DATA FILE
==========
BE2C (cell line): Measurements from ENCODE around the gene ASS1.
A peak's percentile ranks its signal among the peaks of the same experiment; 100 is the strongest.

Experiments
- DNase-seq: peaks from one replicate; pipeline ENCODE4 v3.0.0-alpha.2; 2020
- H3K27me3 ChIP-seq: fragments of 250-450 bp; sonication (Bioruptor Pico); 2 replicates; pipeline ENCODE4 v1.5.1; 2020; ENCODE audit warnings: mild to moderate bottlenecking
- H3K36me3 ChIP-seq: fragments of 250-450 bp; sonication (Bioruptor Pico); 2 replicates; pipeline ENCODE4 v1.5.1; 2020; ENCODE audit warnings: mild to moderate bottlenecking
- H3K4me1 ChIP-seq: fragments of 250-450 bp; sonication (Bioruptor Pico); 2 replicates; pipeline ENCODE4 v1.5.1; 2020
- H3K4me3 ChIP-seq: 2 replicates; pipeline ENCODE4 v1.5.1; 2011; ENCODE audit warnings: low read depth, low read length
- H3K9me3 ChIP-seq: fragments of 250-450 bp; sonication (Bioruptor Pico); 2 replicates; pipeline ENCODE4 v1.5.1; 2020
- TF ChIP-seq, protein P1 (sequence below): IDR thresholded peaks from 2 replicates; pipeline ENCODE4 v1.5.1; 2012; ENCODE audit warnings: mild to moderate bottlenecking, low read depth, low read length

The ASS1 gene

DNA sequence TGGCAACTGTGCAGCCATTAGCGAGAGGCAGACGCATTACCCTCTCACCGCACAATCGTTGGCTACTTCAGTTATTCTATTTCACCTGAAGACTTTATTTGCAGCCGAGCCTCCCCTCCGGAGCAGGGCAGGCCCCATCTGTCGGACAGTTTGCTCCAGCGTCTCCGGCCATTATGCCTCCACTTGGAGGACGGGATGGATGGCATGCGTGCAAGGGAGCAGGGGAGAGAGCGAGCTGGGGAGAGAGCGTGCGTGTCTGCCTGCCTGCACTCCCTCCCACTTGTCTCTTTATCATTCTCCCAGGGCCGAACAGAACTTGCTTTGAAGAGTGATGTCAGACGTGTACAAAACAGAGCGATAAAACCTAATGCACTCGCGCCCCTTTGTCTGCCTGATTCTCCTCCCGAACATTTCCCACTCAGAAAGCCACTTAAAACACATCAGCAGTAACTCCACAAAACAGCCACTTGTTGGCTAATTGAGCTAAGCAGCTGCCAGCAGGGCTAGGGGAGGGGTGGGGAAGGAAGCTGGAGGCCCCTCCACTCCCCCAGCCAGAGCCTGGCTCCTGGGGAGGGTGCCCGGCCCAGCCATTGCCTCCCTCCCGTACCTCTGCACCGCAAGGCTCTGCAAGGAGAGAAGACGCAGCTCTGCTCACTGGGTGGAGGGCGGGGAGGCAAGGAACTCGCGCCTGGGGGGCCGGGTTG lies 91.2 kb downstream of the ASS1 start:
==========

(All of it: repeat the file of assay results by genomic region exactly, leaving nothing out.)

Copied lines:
BE2C (cell line): Measurements from ENCODE around the gene ASS1.
A peak's percentile ranks its signal among the peaks of the same experiment; 100 is the strongest.

Experiments
- DNase-seq: peaks from one replicate; pipeline ENCODE4 v3.0.0-alpha.2; 2020
- H3K27me3 ChIP-seq: fragments of 250-450 bp; sonication (Bioruptor Pico); 2 replicates; pipeline ENCODE4 v1.5.1; 2020; ENCODE audit warnings: mild to moderate bottlenecking
- H3K36me3 ChIP-seq: fragments of 250-450 bp; sonication (Bioruptor Pico); 2 replicates; pipeline ENCODE4 v1.5.1; 2020; ENCODE audit warnings: mild to moderate bottlenecking
- H3K4me1 ChIP-seq: fragments of 250-450 bp; sonication (Bioruptor Pico); 2 replicates; pipeline ENCODE4 v1.5.1; 2020
- H3K4me3 ChIP-seq: 2 replicates; pipeline ENCODE4 v1.5.1; 2011; ENCODE audit warnings: low read depth, low read length
- H3K9me3 ChIP-seq: fragments of 250-450 bp; sonication (Bioruptor Pico); 2 replicates; pipeline ENCODE4 v1.5.1; 2020
- TF ChIP-seq, protein P1 (sequence below): IDR thresholded peaks from 2 replicates; pipeline ENCODE4 v1.5.1; 2012; ENCODE audit warnings: mild to moderate bottlenecking, low read depth, low read length

The ASS1 gene

DNA sequence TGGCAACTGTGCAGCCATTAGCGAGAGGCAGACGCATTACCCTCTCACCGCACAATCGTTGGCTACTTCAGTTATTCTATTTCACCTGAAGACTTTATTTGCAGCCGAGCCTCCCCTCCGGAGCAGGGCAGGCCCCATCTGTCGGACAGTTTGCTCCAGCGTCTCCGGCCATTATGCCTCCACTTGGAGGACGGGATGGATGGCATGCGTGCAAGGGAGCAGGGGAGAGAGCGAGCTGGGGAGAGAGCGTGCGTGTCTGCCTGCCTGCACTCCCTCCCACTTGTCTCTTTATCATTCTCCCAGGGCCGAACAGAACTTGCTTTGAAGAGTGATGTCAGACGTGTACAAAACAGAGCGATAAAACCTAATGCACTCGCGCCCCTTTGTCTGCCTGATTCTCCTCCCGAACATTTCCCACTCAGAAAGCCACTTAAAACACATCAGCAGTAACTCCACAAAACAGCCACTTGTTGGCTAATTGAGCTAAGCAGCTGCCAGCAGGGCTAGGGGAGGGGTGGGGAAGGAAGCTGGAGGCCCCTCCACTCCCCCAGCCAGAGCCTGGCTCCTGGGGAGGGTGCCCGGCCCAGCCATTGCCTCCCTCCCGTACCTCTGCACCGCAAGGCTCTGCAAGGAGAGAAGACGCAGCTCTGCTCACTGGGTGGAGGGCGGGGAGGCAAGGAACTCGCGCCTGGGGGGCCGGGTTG lies 91.2 kb downstream of the ASS1 start: